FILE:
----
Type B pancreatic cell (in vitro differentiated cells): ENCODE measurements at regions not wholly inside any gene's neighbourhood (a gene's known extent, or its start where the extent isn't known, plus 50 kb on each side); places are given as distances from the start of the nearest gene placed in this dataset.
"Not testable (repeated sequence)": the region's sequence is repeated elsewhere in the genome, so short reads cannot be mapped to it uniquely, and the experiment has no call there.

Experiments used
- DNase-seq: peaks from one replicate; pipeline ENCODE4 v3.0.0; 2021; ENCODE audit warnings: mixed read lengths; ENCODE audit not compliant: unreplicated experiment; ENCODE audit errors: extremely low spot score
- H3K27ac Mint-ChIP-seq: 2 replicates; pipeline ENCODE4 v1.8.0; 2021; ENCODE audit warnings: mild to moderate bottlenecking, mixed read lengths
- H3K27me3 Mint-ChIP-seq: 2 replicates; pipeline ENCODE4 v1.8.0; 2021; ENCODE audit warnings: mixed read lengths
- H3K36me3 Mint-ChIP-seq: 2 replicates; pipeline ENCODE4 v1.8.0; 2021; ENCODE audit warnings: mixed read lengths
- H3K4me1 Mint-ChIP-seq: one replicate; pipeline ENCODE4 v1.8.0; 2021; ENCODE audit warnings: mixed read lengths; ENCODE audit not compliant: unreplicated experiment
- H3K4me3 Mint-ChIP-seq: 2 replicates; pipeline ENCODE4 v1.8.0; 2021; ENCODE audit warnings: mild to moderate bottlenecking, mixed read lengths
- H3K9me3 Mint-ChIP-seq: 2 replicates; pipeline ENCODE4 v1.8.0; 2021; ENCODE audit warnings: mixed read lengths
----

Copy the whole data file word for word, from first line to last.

Type B pancreatic cell (in vitro differentiated cells): ENCODE measurements at regions not wholly inside any gene's neighbourhood (a gene's known extent, or its start where the extent isn't known, plus 50 kb on each side); places are given as distances from the start of the nearest gene placed in this dataset.
"Not testable (repeated sequence)": the region's sequence is repeated elsewhere in the genome, so short reads cannot be mapped to it uniquely, and the experiment has no call there.

Experiments used
- DNase-seq: peaks from one replicate; pipeline ENCODE4 v3.0.0; 2021; ENCODE audit warnings: mixed read lengths; ENCODE audit not compliant: unreplicated experiment; ENCODE audit errors: extremely low spot score
- H3K27ac Mint-ChIP-seq: 2 replicates; pipeline ENCODE4 v1.8.0; 2021; ENCODE audit warnings: mild to moderate bottlenecking, mixed read lengths
- H3K27me3 Mint-ChIP-seq: 2 replicates; pipeline ENCODE4 v1.8.0; 2021; ENCODE audit warnings: mixed read lengths
- H3K36me3 Mint-ChIP-seq: 2 replicates; pipeline ENCODE4 v1.8.0; 2021; ENCODE audit warnings: mixed read lengths
- H3K4me1 Mint-ChIP-seq: one replicate; pipeline ENCODE4 v1.8.0; 2021; ENCODE audit warnings: mixed read lengths; ENCODE audit not compliant: unreplicated experiment
- H3K4me3 Mint-ChIP-seq: 2 replicates; pipeline ENCODE4 v1.8.0; 2021; ENCODE audit warnings: mild to moderate bottlenecking, mixed read lengths
- H3K9me3 Mint-ChIP-seq: 2 replicates; pipeline ENCODE4 v1.8.0; 2021; ENCODE audit warnings: mixed read lengths